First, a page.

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Momenta neck-worn PC - another Black Box Life Recorder


April 6, 2008

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April 7, 2008 It seems inevitable that we’ll eventually all record our live digitally, and the Momenta neck-worn PC is the first viable design we’ve seen to facilitate such functionality. It’s similar in functionality to Microsoft’s ongoing Sensecam project we reported on a few years ago, as it is designed to capture the best and most exciting moments of your life. If you’ve ever thought, "I wish I had that on tape", when everybody is laughing themselves to tears, Momenta has already captured the previous five minutes in its rolling buffer and continues to record until you tell it to stop. Triggered by increased heart rate, it captures those hilarious or exciting moments that are usually lost forever.

Using the new light-weight Microsoft operating system, SLIM, this PC travels with you effortlessly. The projected touch-gesture interface allows you to interact with your software wherever you are without requiring interface peripherals but its wide-coverage 700 MHz WiFi wireless allows both connection to the web and to performance enhancing peripherals.

The Momenta is just one of a number of fascinating designs amongst the finalists in Microsoft’s Next-Gen PC Design Competition which this year focuses on futuristic PC designs to inspire people to pursue their passions.

Microsoft’s annual Next-Gen PC Design Competition is now closed, but the competition web site includes detailed coverage of all of the finalists and if we can be so presumptuous, we’d suggest that most Gizmag readers will find browsing the entries inspiring and thought provoking. Two others we really like are the AlphaGrip HC (an ergonomic handheld) and a palette for digital artists.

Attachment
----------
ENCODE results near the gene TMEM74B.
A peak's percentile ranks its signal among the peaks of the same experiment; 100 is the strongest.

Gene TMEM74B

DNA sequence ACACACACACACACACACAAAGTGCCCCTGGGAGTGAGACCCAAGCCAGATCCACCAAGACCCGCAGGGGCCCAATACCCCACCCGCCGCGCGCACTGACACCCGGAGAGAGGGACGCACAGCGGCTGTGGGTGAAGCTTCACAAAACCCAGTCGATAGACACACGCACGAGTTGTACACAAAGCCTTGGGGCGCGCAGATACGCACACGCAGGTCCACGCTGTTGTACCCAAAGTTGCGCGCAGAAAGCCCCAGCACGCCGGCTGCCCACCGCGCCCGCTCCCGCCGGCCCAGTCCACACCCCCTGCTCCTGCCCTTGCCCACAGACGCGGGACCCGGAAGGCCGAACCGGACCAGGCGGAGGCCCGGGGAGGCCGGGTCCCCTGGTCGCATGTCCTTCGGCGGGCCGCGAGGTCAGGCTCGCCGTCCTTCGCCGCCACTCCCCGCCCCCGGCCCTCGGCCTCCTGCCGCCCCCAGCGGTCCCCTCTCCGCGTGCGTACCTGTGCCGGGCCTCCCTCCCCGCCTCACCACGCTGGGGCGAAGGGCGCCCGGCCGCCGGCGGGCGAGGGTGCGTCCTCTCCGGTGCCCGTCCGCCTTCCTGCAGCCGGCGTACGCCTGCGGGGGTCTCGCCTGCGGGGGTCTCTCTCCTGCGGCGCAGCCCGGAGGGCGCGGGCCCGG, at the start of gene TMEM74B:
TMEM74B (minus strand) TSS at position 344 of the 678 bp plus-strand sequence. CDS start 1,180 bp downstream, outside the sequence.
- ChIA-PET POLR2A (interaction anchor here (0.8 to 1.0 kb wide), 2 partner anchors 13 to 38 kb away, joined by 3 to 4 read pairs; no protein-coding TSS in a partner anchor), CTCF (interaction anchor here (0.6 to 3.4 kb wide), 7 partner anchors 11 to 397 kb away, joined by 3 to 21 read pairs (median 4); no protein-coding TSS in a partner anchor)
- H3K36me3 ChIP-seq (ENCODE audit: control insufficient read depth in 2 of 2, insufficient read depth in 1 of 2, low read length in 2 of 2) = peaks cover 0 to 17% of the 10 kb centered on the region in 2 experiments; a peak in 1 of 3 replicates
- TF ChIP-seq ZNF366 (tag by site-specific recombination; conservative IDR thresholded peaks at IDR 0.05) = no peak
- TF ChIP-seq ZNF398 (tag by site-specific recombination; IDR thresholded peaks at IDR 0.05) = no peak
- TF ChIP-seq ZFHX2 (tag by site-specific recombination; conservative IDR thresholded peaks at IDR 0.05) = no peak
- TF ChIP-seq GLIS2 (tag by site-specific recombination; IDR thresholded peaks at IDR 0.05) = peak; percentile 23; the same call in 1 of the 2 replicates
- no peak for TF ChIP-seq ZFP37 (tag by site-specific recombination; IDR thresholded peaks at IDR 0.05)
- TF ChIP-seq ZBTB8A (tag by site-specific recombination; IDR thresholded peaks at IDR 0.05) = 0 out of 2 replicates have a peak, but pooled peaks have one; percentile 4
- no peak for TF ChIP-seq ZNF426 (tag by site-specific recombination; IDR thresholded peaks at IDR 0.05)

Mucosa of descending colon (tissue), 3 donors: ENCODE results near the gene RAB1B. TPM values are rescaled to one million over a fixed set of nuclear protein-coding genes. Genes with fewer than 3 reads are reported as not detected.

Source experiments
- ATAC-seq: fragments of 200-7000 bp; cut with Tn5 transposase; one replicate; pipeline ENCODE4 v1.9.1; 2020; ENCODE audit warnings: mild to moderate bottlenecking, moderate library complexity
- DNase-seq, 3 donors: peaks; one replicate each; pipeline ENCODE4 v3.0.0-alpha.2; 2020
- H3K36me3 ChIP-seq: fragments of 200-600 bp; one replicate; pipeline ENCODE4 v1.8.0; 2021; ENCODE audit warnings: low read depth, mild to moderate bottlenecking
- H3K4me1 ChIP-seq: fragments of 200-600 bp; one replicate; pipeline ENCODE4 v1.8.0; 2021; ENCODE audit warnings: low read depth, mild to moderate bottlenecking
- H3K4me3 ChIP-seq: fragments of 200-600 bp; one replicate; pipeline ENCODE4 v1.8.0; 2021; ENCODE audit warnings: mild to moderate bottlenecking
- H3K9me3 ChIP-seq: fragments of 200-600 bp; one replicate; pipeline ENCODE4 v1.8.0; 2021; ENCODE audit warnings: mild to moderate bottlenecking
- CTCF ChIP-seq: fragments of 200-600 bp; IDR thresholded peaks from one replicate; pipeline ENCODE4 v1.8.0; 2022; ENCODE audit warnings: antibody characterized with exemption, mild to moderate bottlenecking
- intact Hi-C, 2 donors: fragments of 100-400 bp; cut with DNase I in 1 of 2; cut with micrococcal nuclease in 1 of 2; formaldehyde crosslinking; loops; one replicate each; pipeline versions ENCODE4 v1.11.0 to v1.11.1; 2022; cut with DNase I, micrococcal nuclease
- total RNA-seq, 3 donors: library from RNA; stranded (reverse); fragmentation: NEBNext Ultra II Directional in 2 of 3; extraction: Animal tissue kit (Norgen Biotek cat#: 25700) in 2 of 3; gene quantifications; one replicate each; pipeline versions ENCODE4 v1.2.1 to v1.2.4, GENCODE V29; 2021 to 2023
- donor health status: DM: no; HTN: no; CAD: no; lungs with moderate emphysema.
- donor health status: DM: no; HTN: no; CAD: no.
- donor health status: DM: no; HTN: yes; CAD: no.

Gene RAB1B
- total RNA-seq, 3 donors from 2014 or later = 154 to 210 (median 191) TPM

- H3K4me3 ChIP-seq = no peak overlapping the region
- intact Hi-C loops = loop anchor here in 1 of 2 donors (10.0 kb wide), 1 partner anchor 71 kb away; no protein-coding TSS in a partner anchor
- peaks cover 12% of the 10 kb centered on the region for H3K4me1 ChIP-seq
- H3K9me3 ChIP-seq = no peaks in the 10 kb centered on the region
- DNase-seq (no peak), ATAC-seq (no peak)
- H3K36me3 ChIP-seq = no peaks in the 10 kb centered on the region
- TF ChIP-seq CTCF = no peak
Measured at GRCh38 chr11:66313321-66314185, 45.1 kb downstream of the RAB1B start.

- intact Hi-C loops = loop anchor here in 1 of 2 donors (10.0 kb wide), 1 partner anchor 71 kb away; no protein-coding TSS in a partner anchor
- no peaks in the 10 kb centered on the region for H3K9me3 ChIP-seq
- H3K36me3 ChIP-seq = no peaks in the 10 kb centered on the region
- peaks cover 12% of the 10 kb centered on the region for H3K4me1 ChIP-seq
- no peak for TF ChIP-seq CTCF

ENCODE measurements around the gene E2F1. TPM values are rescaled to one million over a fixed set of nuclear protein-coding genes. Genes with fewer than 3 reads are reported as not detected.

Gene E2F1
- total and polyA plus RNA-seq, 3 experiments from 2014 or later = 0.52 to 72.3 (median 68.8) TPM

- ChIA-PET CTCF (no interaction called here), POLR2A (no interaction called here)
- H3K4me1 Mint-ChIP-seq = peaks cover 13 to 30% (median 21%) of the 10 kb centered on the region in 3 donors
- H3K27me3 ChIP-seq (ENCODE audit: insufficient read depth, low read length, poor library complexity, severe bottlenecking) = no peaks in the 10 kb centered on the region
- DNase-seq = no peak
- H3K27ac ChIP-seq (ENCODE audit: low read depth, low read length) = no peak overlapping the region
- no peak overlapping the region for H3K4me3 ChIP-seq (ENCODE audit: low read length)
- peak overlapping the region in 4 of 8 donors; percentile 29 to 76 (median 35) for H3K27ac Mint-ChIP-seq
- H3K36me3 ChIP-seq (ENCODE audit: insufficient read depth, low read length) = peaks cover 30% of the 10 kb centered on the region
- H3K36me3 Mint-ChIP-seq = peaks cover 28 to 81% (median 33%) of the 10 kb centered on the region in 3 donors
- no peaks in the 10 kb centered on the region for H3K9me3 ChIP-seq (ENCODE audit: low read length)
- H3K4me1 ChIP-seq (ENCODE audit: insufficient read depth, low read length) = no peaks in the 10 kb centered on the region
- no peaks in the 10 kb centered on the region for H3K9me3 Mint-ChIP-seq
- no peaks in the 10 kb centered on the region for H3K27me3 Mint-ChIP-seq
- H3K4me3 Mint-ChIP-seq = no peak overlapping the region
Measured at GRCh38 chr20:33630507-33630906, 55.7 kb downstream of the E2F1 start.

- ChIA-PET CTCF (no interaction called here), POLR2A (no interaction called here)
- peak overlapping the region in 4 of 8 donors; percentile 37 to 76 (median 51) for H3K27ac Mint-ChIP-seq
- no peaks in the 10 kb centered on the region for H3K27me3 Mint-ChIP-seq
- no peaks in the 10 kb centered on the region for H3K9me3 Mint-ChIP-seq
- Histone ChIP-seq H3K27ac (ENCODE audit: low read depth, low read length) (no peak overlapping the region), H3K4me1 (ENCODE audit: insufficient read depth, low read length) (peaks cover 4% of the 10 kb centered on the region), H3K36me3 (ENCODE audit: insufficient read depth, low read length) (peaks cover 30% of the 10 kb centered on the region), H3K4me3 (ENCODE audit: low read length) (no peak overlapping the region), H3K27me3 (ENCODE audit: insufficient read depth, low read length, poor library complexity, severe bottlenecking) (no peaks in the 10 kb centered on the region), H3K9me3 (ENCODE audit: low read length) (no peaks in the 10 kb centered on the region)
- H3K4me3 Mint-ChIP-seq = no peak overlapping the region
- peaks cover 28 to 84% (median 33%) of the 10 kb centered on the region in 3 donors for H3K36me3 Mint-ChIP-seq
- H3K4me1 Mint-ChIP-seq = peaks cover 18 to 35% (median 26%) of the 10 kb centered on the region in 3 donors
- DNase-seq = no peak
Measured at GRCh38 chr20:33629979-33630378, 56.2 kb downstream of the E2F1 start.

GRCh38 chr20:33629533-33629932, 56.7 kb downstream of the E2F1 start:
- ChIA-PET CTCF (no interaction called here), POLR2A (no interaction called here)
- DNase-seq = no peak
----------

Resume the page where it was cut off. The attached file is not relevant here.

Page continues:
Endorsed by the Industrial Designers Society of America (IDSA), the competition aims to encourage ongoing enthusiasm for Windows-based PCs by engaging the imagination and creativity of the industrial design (ID) community and delivering a resource for the PC industry at large, which it achieves comprehensively – don't go there unless you have a spare hour because all of the finalist designs have intriguing functionality and elements of all of them will find commercial application.

This year’s competition theme focuses on designs that help people fuel their passion and the designs had to contain scenarios and features that address ways to help people pursue their passions more easily and enjoyably. This is also the first year the competition looked at software and hardware as part of the PC design.

Five winners will be selected, and up to five honorable mentions may be chosen by the judges, with US$50,000 also being awarded by Bill Gates himself for the one he likes best.

The winners will be announced in May 2008 at WinHEC, the 2008 Windows Hardware Engineering Conference. All the finalists can be found here, and if this piques your fancy, previous finalists in this inspiring competition can be found here and here.

About the Author
Mike Hanlon Mike grew up thinking he would become a mathematician, accidentally started motorcycle racing, got a job writing road tests for a motorcycle magazine while at university, and became a writer. As a travelling photojournalist during his early career, his work was published in a dozen languages across 20+ countries. He went on to edit or manage over 50 print publications, with target audiences ranging from pensioners to plumbers, many different sports, many car and motorcycle magazines, with many more in the fields of communication - narrow subject magazines on topics such as advertising, marketing, visual communications, design, presentation and direct marketing. Then came the internet and Mike managed internet projects for Australia's largest multimedia company, Telstra.com.au (Australia's largest Telco), Seek.com.au (Australia's largest employment site), top100.com.au, hitwise.com, and a dozen other internet start-ups before founding Gizmag in 2002. Now he writes and thinks. All articles by Mike Hanlon
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